It finally occurred to me, two years ago, that I would have to come out about my gender. I am a trans person — more specifically I identify as genderqueer or nonbinary, meaning I do not fit neatly into one of Western culture’s two traditional genders. A clergy colleague, a queer woman I’d come out to during a long late-night conversation, asked me, “So what’s it like to be genderqueer but to live closeted in the Midwest, looking like half of a traditional straight married couple?”
It was the very question I’d been doing my best to avoid. I didn’t have a good answer for her. But somehow I knew that once the question had been asked aloud, I would eventually have to face it.
About a year and a half later, our family was on vacation in California, and I had more time than usual for prayer and meditation. Every time I sat down to meditate, something I was always saying to the young parents in my church wouldn’t leave me alone: “We can only convey to our children their eternal and unconditional belovedness to the degree that we believe it about ourselves.”
It had become an article of faith for me.
We can have all the right words, say all the right things, but kids are disconcertingly perceptive. They can tell when we don’t love ourselves. In the middle of prayer, out in the garden one day, it hit me: With regard to my gender, I simply wasn’t believing — and wasn’t living — my own belovedness. And if I was ever going to convey to my kids just how beautiful and beloved they are, I was going to have to accept myself.
When I came back from vacation, I worked out a plan with my therapist. I started by preaching a short sermon series to my church, introducing them to queer theology, a body of work that emerged from the LGBTQ Christian community over the past few decades. In the third sermon, on Pentecost Sunday — the day the Church celebrates the gift of the Holy Spirit — I revealed to the congregation my own Spirit-given queerness. In the middle of that week, I sent out a pastoral letter to my congregation, further explaining my intention to live true to my gender identity, and I included a photo of myself as the nonbinary person I am, dressed in my clerical collar, a black pleated skirt, my favorite dangly cross earrings, and my favorite sandals — with my carefully pedicured toenails. What could go wrong?
A lot, it turns out.
In a church forum the following Sunday, an older parishioner said to me, “I’m so disappointed in you. You lied to us. If you had told us this when you interviewed, we wouldn’t have hired you. And if I had dressed like that when I was a kid, my father would have killed me.”
“I understand,” I said. “You didn’t sign up for this. But please know that I wasn’t trying to lie to anyone. I just didn’t know how to be myself. I was afraid that if I did, it would be just as you said: I wouldn’t be able to find a job — or worse.”
I reminded him that plenty of trans people do get killed for being who they are. But I confessed that I’ve become more afraid of the world I help to create by hiding my true self than I am of dying.
Over the next seven months, tensions escalated. I wouldn’t — couldn’t — go back in the closet, and yet the experience of seeing their male-bodied pastor in skirts and dresses proved simply too jarring for some. The church’s vice president, himself a gay man, yelled at me, saying I had no right to call myself queer — he saw me simply as a straight man who wanted to dress inappropriately at work. One influential member told me that he wouldn’t be back in church until I was gone and that he’d be doing everything in his power to ensure that it happened as quickly as possible. “How am I supposed to bring my mother to church with you dressed like that?” he demanded. Meanwhile, other parishioners were angry that my coming out had caused a problem at all — they felt that the open and inclusive public image the church projected had been exposed as a lie. Some people stopped coming to church. Some stopped giving. The congregation’s governing body began to take action to remove me, and I was finally asked for my resignation.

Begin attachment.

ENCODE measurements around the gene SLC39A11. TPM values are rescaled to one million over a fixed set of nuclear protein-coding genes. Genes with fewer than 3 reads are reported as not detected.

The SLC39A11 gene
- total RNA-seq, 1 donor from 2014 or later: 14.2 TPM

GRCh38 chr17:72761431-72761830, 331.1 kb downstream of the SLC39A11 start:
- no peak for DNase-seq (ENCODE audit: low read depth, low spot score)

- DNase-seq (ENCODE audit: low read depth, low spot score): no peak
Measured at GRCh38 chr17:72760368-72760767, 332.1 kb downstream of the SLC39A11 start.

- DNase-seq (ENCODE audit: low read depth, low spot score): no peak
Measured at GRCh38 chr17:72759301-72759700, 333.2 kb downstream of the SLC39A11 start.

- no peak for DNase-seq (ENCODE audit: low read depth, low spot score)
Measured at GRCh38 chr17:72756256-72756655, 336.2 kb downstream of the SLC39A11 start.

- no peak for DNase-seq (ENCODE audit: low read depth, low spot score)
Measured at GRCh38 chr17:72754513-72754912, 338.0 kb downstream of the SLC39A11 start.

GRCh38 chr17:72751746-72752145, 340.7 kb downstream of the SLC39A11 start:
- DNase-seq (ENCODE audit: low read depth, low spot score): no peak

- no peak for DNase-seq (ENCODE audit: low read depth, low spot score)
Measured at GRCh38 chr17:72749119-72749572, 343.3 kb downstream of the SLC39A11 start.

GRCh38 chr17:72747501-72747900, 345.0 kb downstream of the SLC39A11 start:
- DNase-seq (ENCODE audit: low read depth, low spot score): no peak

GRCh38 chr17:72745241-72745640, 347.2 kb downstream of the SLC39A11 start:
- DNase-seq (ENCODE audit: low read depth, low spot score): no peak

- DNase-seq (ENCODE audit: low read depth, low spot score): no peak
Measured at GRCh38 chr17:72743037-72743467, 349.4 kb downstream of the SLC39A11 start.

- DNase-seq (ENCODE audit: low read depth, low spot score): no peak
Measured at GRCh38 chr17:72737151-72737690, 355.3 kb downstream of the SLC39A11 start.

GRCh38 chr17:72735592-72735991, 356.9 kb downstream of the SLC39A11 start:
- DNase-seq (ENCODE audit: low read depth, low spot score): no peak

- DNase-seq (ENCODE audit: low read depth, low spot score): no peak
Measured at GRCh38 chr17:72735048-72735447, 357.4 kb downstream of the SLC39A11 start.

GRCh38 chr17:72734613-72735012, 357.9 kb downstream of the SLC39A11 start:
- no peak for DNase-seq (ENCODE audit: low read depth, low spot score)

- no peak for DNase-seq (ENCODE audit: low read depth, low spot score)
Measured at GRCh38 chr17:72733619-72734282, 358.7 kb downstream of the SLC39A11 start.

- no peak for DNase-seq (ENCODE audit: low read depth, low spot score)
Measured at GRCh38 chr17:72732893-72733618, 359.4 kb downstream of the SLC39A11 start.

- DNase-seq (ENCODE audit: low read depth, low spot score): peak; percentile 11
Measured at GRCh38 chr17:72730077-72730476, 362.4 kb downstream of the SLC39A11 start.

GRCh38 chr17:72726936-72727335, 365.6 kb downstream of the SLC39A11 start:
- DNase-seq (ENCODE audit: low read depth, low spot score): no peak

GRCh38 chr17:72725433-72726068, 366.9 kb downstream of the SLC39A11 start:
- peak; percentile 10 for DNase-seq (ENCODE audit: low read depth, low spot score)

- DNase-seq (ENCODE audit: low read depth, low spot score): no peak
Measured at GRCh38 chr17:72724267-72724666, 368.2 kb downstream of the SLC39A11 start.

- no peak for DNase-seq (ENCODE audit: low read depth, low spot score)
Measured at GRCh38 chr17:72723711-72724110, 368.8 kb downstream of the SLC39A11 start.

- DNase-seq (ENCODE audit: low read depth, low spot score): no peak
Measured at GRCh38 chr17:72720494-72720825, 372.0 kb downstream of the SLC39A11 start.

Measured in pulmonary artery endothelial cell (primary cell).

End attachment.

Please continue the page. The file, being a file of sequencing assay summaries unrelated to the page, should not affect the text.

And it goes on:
It felt like a death. There were — and are — intense waves of grief: for what could have been; for my hopes and dreams of a vital, progressive Christian ministry in this small, conservative Midwestern town; for relationships with people and with a community of faith that I’ve grown to love. But there’s also relief. Relief that the pain of coming out to my church community is finally over.
I haven’t lost my faith or my sense of vocation. These experiences — painful and difficult as they’ve been — have only served to clarify for me who I am, who the God I worship is, and what kind of work I am made for. What I don’t yet know for sure is whether I’ll be able to pursue my call to ministry and put bread on my family’s table. Finding the right church now is more difficult than it was when I was pretending to be a man. My own clarity about my identity and calling is going to require a pretty narrow niche market: What kind of church is looking to put an activist genderqueer Jesus freak on their pulpit? Time will tell, I suppose.
But I don’t regret it.
Coming out is a sacrament. A vehicle of divine grace, freedom, and deep interior knowledge of our eternal and unconditional belovedness. It is not without cost. It can lose us friends, family, livelihoods and even life itself. And yet the world we cocreate by daring to be ourselves is one a little closer to the reign of God, where the incredible and breathtaking diversity of God’s self-expression in Her creatures may be joyfully, reverently and fearlessly affirmed. May my life, my voice, my body, my faith, be given in love to the vision of a world in which all of us can be who and what we are without shame, fear or apology.